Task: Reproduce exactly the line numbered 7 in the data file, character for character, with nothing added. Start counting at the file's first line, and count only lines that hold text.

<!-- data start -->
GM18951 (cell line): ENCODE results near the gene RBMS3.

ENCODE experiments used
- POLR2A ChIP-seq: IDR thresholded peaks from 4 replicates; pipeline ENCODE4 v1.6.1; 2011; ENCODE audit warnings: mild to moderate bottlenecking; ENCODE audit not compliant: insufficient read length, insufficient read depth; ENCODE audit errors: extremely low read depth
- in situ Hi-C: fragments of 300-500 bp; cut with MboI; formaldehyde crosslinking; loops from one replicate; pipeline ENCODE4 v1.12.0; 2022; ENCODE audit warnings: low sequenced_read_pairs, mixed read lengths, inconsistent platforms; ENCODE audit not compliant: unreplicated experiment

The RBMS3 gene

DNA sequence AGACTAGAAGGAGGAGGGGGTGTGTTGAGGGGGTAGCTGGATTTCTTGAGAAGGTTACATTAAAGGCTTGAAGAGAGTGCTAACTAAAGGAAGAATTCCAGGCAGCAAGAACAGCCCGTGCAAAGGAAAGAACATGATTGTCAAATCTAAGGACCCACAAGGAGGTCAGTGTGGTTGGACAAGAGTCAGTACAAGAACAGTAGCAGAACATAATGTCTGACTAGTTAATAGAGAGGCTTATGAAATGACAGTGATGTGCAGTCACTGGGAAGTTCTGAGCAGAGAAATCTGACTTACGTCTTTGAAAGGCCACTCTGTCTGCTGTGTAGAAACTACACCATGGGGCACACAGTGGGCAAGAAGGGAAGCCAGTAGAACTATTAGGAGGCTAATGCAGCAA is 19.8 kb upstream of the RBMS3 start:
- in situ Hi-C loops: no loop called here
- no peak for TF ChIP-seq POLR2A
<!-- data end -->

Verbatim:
- in situ Hi-C loops: no loop called here